AAP past president, hematology/oncology pioneer, Dr. Pearson
Howard A. Pearson, M.D., FAAP, AAP past president (1992-’93) who for 14 years was medical director at Paul Newman’s Hole in the Wall Gang Camp for children with cancer and serious blood diseases, died Oct. 16 at age 86.
Dr. Pearson, of New Haven, Conn., helped establish the AAP Pediatric History Center at the Drs. Harry and Ruth Bakwin Library at AAP headquarters. The first chair of the AAP Historical Archives Committee, he helped launch the archives and oral history program to preserve life stories of “eminent pediatricians.” His own oral history was taken by his grandson and is available by emailing the library at email@example.com. To date, Dr. Pearson and other pediatric historians have recorded oral histories of about 100 AAP members.
He also contributed reflections on the Academy’s history as co-editor of the anniversary book Dedicated to the Health of All Children: 75 Years of Caring, 1930-2005, receiving an award from the American Medical Writers Association for his efforts.
While serving as president, Dr. Pearson fast-tracked the groundbreaking policy statement on sudden infant death syndrome that urged placing infants to sleep on their backs. As a member of the Committee on Nutrition, he wrote the AAP policy calling for formula to be fortified with iron to prevent iron deficiency anemia. The policy spurred the requirement that formulas covered by the Special Supplemental Nutrition Program for Women, Infants, and Children be iron-fortified.
Dr. Pearson earned his medical degree from Dartmouth-Harvard in 1954 and entered the Navy, where he completed his pediatric residency at the Bethesda Naval Hospital under Thomas E. Cone Jr., M.D., FAAP. After completing a pediatric hematology fellowship in Boston, he returned to Bethesda for four years as assistant chief to Dr. Cone and was recruited as the first pediatric hematologist/oncologist at the University of Florida College of Medicine in Gainesville in 1962. There, he studied sickle cell and similar diseases.
After relocating to Connecticut, he became the first full-time pediatric hematologist/oncologist in the state. He also set up the first division of pediatric hematology/oncology at Yale. There, he made the discovery of functional asplenia of young children with sickle cell anemia and identified Pearson marrow-pancreas syndrome, a mitochondrial rare disease affecting the bone marrow and pancreas that usually begins in infancy.
In 1986, he was approached by a friend of Paul Newman to help establish a camp for children with cancer and blood disorders in Connecticut. For 14 summers, Dr. Pearson served as the full-time camp doctor and medical director. The camp by “Lake Pearson” continues many traditions he helped start, including storytelling with totem poles. Later, he authored a book about The Hole in the Wall Gang Camp. Proceeds from book sales are donated to the camp (http://bit.ly/2farGhL).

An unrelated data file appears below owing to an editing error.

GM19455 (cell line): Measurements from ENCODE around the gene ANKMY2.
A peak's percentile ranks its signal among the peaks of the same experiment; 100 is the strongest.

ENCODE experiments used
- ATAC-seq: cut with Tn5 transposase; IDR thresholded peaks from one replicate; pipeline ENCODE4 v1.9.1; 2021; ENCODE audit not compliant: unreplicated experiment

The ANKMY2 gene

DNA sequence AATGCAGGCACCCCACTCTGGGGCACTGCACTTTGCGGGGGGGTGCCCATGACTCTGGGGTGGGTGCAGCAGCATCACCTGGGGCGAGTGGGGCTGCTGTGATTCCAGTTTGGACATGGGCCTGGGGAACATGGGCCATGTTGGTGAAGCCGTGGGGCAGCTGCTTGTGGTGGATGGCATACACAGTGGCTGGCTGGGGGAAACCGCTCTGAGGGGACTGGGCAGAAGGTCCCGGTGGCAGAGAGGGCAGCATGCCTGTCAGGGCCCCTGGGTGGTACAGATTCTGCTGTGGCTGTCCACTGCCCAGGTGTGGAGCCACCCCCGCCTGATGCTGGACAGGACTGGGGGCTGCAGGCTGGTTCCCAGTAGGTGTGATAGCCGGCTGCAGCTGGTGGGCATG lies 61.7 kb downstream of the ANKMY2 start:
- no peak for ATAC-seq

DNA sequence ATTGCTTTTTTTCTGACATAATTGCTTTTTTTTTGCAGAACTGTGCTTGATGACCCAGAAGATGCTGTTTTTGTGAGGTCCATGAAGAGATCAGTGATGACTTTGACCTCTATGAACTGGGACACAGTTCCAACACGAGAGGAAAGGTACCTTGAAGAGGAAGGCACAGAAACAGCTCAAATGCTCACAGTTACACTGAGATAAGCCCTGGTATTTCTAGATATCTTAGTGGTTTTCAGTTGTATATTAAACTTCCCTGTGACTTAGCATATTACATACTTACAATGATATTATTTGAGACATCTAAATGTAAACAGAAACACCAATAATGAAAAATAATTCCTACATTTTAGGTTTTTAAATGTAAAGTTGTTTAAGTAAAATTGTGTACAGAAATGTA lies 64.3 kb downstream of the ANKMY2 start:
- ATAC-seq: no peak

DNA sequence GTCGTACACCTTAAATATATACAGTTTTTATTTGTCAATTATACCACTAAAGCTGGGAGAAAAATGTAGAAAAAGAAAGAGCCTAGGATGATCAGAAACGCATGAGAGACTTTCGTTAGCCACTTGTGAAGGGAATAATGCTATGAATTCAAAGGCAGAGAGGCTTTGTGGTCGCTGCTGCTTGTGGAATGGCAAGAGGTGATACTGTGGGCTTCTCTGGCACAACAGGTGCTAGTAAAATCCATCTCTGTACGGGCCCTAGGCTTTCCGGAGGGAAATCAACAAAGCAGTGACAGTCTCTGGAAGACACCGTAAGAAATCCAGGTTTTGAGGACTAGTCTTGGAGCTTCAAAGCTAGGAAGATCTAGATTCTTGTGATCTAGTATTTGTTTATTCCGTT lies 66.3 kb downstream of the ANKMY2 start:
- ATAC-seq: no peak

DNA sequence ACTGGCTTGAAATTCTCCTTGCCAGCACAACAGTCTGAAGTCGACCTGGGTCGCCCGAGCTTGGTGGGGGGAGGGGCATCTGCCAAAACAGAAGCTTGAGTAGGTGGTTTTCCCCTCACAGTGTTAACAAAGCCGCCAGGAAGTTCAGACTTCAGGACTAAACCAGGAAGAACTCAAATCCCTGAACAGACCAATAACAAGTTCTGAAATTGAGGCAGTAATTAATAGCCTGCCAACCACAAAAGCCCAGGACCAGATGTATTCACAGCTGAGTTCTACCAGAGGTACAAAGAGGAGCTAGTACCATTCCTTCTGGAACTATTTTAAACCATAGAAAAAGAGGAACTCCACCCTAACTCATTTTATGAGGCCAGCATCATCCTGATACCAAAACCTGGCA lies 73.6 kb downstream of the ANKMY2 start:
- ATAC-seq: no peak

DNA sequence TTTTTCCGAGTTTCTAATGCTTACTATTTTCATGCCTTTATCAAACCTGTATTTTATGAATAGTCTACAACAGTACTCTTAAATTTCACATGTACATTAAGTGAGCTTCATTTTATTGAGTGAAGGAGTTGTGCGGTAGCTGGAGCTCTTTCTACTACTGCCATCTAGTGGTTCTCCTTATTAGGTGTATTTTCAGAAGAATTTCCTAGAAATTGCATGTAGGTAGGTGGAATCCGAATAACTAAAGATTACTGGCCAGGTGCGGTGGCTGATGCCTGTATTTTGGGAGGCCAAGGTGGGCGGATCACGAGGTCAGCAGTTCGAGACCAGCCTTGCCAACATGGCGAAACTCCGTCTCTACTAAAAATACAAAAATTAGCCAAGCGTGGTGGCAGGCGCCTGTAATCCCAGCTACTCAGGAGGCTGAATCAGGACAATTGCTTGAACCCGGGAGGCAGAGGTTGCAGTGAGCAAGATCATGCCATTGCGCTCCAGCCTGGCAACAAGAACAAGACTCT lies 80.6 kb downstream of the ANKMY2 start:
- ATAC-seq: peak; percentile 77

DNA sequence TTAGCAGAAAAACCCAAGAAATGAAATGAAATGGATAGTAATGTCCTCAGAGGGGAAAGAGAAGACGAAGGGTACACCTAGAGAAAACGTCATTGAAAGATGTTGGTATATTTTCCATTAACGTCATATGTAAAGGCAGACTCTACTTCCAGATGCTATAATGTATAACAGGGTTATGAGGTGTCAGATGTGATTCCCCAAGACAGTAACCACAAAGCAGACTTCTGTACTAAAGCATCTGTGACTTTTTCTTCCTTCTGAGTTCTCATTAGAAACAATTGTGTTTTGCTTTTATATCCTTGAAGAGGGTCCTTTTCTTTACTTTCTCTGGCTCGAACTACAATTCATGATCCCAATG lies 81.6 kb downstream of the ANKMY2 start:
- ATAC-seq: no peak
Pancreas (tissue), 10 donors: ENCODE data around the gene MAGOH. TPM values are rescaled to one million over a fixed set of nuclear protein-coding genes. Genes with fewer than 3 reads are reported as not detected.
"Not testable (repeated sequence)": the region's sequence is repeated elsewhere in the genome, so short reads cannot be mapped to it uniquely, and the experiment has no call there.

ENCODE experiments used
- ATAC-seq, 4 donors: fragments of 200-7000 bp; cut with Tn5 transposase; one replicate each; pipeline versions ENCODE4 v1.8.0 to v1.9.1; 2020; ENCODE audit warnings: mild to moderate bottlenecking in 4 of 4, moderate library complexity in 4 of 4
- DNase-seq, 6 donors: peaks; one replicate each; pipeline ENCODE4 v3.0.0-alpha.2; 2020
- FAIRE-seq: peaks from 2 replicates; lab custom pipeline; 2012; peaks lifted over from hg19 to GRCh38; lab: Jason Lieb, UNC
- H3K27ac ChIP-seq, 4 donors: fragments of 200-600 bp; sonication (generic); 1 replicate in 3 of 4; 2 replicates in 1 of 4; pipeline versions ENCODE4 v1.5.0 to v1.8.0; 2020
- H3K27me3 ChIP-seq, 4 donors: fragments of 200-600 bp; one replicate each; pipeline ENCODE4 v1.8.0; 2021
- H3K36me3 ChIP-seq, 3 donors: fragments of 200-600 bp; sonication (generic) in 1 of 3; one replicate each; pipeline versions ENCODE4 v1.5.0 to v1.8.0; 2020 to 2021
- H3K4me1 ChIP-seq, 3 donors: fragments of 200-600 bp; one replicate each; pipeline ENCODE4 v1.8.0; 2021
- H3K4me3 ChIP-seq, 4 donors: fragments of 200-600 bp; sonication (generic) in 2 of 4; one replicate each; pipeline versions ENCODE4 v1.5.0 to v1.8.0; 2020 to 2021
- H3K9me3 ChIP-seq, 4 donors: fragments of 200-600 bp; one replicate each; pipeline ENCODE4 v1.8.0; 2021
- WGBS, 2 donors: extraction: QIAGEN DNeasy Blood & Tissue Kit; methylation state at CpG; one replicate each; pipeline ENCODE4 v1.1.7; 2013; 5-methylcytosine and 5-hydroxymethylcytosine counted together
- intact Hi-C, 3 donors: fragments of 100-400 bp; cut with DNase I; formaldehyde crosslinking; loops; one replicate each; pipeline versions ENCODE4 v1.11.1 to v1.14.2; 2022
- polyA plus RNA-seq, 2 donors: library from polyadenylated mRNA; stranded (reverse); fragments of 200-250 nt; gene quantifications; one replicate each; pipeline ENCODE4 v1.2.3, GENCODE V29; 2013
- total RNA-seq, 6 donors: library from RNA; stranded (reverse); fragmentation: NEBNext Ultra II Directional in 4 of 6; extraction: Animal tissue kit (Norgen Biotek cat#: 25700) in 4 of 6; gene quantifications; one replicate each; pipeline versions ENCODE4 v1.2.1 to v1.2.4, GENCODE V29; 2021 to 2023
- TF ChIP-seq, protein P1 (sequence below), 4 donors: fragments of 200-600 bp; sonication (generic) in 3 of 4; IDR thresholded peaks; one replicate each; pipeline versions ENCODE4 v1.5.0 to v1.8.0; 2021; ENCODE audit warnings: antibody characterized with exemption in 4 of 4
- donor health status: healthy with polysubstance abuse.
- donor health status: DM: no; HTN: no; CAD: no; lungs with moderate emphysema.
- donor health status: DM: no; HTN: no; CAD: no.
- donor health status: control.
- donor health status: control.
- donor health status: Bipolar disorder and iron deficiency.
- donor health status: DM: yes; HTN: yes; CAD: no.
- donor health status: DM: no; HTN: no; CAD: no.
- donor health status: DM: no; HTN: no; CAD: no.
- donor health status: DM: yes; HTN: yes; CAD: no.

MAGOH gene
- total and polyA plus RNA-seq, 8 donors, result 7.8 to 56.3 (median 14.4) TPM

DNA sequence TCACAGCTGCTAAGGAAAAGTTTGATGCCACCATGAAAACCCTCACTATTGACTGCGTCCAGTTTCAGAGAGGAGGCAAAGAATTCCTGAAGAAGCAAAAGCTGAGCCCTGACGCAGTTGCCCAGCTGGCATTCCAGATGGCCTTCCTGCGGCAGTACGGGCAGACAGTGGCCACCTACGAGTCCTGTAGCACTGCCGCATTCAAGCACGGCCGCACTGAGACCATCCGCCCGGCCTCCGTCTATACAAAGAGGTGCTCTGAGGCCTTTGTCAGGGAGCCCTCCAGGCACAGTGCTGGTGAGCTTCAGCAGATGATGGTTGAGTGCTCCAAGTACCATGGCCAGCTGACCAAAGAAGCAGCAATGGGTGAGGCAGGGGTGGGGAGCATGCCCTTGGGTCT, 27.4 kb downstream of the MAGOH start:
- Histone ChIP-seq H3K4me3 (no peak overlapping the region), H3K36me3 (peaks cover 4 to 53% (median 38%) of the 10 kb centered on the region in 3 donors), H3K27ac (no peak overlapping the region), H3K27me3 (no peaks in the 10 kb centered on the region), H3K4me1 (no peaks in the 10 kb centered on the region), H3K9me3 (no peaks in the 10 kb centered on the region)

In 2002, Dr. Pearson received the John Howland Award, the highest honor from the American Pediatric Society, for distinguished service to pediatrics as a whole.
“I can’t remember many days when I have gone to work reluctantly,” Dr. Pearson said in his oral history. “I think that’s a pretty good epitaph.”
He is survived by his wife, Anne, five children, including Stephen Pearson, M.D., FAAP, of Yakima, Wash., 14 grandchildren and five great-grandchildren.
Pediatric endocrinologist, Dr. Grumbach
Melvin M. Grumbach, M.D., FAAP, of San Francisco, died of a heart attack Oct. 4 at age 90. Recipient of the AAP Lifetime Achievement Award in Education, he also was awarded the John Howland Medal from the American Pediatric Society (APS) and served as president of the APS and Endocrine Society.
As a renowned pediatric endocrinologist, he pushed the discussion of social aspects of research interests. His work encouraged better understanding of gender assignment for children born with ambiguous genitalia. Dr. Grumbach also studied physiologic action of growth hormone, leading to synthetic growth hormone for short stature, discouraging its medicalization as a disease.
On faculty at University of California San Francisco for 50 years, Dr. Grumbach chaired the Department of Pediatrics from 1966-’86 and established its pediatric endocrinology program.
After earning his medical degree and completing residency at the Columbia University College of Physicians and Surgeons, he was a captain in the U.S. Air Force Medical Corps. He completed fellowship training under Lawson Wilkins, M.D., FAAP, at Johns Hopkins University School of Medicine.
He is survived by three sons and five grandchildren.
Additional recent deaths:
Margaret A. Baumgardt, M.D., FAAP, of Manitowoc, Wis., died Oct. 16 after a long illness at age 59.
Marie S. Blackman, M.D., FAAP, of Pompano Beach, Fla., died July 31 at age 87.
T. Donald Eisenstein, M.D., FAAP, of Fairfield, N.J., died Oct. 9 at age 86.
Anthony C. Gholz, M.D., FAAP, of Fort Gratiot, Mich., died July 12 at age 95.
Houshang Khorram, M.D., FAAP, of Middlesboro, Ky., died Oct. 18 at age 83.
Valarian A. Madappuli, M.D., FAAP, of Waterloo, Ontario, died Aug. 21 at age 88.
Percy G. Sullivan, M.D., FAAP, of Bessemer, Ala., died Oct. 18 at age 89.